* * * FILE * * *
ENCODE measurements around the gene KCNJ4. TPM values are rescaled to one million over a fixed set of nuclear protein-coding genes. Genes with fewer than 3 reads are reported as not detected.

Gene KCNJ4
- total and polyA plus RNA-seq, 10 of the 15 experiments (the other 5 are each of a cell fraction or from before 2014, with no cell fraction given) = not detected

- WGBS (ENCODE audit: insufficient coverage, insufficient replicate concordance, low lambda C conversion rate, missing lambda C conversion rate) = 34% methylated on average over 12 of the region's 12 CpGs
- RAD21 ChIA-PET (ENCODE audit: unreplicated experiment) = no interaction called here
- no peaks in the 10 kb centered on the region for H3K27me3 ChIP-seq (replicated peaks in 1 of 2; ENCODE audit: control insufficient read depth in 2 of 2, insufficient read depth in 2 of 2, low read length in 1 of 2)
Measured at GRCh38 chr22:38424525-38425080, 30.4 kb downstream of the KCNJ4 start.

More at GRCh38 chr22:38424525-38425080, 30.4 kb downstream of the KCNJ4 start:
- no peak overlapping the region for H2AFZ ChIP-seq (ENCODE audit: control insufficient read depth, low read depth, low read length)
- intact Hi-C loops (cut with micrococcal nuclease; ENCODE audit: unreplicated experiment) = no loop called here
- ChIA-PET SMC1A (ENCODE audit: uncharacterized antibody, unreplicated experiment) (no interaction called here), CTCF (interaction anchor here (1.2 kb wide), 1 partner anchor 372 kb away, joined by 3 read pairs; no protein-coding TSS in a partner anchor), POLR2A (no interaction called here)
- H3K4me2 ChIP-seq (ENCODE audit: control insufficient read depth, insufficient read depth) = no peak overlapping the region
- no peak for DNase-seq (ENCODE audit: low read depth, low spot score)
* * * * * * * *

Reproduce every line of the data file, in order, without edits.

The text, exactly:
ENCODE measurements around the gene KCNJ4. TPM values are rescaled to one million over a fixed set of nuclear protein-coding genes. Genes with fewer than 3 reads are reported as not detected.

Gene KCNJ4
- total and polyA plus RNA-seq, 10 of the 15 experiments (the other 5 are each of a cell fraction or from before 2014, with no cell fraction given) = not detected

- WGBS (ENCODE audit: insufficient coverage, insufficient replicate concordance, low lambda C conversion rate, missing lambda C conversion rate) = 34% methylated on average over 12 of the region's 12 CpGs
- RAD21 ChIA-PET (ENCODE audit: unreplicated experiment) = no interaction called here
- no peaks in the 10 kb centered on the region for H3K27me3 ChIP-seq (replicated peaks in 1 of 2; ENCODE audit: control insufficient read depth in 2 of 2, insufficient read depth in 2 of 2, low read length in 1 of 2)
Measured at GRCh38 chr22:38424525-38425080, 30.4 kb downstream of the KCNJ4 start.

More at GRCh38 chr22:38424525-38425080, 30.4 kb downstream of the KCNJ4 start:
- no peak overlapping the region for H2AFZ ChIP-seq (ENCODE audit: control insufficient read depth, low read depth, low read length)
- intact Hi-C loops (cut with micrococcal nuclease; ENCODE audit: unreplicated experiment) = no loop called here
- ChIA-PET SMC1A (ENCODE audit: uncharacterized antibody, unreplicated experiment) (no interaction called here), CTCF (interaction anchor here (1.2 kb wide), 1 partner anchor 372 kb away, joined by 3 read pairs; no protein-coding TSS in a partner anchor), POLR2A (no interaction called here)
- H3K4me2 ChIP-seq (ENCODE audit: control insufficient read depth, insufficient read depth) = no peak overlapping the region
- no peak for DNase-seq (ENCODE audit: low read depth, low spot score)